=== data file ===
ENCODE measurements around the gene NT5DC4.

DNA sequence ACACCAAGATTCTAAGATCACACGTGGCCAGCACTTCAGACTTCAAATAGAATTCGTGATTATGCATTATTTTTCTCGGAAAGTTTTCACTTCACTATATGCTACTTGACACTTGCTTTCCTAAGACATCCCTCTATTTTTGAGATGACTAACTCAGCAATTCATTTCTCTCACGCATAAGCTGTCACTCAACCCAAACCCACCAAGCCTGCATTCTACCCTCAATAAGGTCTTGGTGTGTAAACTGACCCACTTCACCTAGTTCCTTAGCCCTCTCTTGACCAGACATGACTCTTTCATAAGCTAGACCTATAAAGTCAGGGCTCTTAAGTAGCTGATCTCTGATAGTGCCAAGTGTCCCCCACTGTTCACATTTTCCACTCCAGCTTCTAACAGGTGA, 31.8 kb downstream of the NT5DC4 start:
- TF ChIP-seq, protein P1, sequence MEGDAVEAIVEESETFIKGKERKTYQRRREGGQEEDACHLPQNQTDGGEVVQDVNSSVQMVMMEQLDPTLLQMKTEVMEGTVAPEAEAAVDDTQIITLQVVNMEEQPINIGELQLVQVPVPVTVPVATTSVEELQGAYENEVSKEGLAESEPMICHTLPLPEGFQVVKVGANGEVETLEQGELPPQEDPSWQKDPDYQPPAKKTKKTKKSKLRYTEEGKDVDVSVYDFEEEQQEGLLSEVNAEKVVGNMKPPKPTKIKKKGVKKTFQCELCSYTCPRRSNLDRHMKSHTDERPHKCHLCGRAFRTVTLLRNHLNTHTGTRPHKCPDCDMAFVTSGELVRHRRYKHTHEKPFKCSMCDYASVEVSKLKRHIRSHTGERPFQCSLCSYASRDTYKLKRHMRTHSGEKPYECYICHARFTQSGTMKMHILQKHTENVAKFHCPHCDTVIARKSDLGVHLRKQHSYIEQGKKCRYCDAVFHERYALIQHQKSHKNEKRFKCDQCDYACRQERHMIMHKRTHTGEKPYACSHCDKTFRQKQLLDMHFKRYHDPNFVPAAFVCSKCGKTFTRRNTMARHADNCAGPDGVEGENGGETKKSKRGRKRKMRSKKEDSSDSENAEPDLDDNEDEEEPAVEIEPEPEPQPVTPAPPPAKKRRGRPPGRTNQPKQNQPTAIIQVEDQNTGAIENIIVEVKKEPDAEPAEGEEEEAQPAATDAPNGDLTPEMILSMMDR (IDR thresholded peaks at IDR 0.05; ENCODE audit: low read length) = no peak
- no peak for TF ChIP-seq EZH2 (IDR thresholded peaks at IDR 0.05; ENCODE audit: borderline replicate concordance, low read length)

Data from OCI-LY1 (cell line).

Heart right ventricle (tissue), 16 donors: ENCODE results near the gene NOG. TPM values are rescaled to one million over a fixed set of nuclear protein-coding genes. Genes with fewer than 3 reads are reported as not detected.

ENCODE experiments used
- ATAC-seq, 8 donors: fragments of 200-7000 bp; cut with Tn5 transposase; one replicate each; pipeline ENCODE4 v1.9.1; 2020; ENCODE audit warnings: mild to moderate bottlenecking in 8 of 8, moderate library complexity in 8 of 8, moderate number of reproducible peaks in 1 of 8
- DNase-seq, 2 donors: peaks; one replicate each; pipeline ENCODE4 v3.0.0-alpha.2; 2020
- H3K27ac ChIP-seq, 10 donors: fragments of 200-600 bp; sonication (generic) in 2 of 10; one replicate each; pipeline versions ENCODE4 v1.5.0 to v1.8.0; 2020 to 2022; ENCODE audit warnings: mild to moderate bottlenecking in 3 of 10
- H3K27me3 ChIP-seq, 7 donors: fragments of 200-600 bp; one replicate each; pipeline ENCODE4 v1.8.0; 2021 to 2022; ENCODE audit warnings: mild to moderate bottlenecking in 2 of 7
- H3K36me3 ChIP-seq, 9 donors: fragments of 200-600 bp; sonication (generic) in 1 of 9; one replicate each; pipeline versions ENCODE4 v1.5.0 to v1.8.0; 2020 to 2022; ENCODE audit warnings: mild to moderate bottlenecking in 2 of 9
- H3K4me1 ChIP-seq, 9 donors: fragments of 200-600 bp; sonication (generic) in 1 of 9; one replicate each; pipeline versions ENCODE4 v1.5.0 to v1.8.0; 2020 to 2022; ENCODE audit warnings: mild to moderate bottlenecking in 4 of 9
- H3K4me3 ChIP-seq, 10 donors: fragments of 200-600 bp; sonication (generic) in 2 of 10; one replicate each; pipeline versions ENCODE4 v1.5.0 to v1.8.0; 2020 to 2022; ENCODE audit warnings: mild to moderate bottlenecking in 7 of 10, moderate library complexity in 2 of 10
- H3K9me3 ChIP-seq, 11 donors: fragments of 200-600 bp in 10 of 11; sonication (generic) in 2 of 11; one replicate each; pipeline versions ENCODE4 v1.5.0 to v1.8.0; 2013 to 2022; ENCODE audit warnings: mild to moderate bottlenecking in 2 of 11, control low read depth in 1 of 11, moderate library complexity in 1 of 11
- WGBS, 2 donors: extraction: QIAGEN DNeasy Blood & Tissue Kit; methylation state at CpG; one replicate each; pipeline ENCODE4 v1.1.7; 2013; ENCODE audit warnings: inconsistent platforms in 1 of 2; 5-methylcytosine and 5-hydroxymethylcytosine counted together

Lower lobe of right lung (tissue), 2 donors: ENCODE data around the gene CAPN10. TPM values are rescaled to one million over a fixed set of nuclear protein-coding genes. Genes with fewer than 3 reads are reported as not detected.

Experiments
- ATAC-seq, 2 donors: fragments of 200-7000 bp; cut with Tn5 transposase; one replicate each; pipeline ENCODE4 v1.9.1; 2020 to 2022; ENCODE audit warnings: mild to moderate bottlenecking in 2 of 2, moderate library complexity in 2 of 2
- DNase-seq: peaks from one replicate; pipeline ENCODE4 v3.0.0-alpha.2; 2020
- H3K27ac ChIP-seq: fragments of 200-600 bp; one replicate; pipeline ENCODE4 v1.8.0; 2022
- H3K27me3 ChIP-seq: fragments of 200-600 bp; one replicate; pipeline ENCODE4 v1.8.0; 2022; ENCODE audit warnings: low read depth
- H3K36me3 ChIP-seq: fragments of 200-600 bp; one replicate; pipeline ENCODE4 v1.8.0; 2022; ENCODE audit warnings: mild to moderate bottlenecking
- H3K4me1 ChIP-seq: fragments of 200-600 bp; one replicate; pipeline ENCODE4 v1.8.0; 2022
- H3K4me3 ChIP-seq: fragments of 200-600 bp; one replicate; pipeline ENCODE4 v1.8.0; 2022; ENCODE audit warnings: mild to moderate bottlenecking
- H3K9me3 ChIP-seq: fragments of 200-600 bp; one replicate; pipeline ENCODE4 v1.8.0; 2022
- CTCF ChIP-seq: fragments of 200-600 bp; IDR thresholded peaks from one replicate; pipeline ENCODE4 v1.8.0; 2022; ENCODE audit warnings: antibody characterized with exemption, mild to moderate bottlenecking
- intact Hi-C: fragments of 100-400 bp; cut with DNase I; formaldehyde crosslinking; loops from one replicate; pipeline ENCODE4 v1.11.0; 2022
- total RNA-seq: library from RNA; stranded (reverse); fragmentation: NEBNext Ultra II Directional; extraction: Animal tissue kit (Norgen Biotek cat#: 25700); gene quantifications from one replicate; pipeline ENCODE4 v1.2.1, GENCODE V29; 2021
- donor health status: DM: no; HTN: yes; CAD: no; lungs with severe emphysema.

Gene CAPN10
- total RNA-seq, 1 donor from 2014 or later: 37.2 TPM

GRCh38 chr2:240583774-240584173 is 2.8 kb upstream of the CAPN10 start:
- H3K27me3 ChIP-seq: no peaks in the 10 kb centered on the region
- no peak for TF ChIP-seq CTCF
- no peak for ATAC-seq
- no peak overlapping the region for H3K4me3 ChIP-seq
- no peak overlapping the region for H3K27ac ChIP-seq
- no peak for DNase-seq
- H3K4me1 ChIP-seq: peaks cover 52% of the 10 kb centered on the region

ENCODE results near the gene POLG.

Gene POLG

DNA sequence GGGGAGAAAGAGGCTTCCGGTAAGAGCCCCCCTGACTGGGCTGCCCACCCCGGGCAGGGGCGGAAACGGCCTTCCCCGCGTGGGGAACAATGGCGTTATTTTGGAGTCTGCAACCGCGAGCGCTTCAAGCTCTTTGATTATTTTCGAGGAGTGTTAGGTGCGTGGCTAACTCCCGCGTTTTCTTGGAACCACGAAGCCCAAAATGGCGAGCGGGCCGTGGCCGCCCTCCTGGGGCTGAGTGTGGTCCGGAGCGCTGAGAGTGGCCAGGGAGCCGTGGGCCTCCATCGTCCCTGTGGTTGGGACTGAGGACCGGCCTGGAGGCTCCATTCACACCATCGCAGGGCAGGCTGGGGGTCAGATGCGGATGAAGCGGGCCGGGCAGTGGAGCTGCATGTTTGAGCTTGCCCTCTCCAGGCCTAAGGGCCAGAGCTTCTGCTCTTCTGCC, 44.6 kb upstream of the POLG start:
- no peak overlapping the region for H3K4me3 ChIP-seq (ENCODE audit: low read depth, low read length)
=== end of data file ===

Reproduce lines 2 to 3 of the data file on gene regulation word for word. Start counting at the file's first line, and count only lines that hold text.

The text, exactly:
DNA sequence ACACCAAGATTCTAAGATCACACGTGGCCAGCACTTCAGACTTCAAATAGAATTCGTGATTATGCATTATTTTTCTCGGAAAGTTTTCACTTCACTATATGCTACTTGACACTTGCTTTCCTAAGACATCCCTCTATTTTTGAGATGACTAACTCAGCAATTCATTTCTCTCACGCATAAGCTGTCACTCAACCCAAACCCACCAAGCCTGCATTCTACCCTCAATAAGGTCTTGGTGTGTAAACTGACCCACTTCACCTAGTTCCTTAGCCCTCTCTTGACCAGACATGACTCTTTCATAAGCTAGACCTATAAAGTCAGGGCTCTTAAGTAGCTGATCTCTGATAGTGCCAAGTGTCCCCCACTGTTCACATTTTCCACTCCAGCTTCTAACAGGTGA, 31.8 kb downstream of the NT5DC4 start:
- TF ChIP-seq, protein P1, sequence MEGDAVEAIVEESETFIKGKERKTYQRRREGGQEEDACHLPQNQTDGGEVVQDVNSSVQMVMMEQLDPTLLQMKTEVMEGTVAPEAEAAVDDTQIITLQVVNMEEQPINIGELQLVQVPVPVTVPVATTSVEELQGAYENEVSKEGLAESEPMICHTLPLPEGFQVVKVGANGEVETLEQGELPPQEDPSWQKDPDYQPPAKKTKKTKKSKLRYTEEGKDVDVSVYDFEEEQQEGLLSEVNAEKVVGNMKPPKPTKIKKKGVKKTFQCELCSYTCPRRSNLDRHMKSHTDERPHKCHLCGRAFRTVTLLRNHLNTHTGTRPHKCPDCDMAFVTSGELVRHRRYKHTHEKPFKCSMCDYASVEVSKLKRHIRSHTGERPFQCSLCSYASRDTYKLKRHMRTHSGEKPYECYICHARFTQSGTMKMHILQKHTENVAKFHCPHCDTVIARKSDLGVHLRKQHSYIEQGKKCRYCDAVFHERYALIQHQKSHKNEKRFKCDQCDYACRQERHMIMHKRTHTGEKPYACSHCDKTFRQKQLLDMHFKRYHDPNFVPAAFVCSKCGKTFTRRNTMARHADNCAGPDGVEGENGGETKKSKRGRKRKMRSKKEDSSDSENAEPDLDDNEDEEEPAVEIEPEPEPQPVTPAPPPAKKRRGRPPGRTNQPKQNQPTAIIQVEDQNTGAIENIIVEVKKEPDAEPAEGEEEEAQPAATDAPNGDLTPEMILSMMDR (IDR thresholded peaks at IDR 0.05; ENCODE audit: low read length) = no peak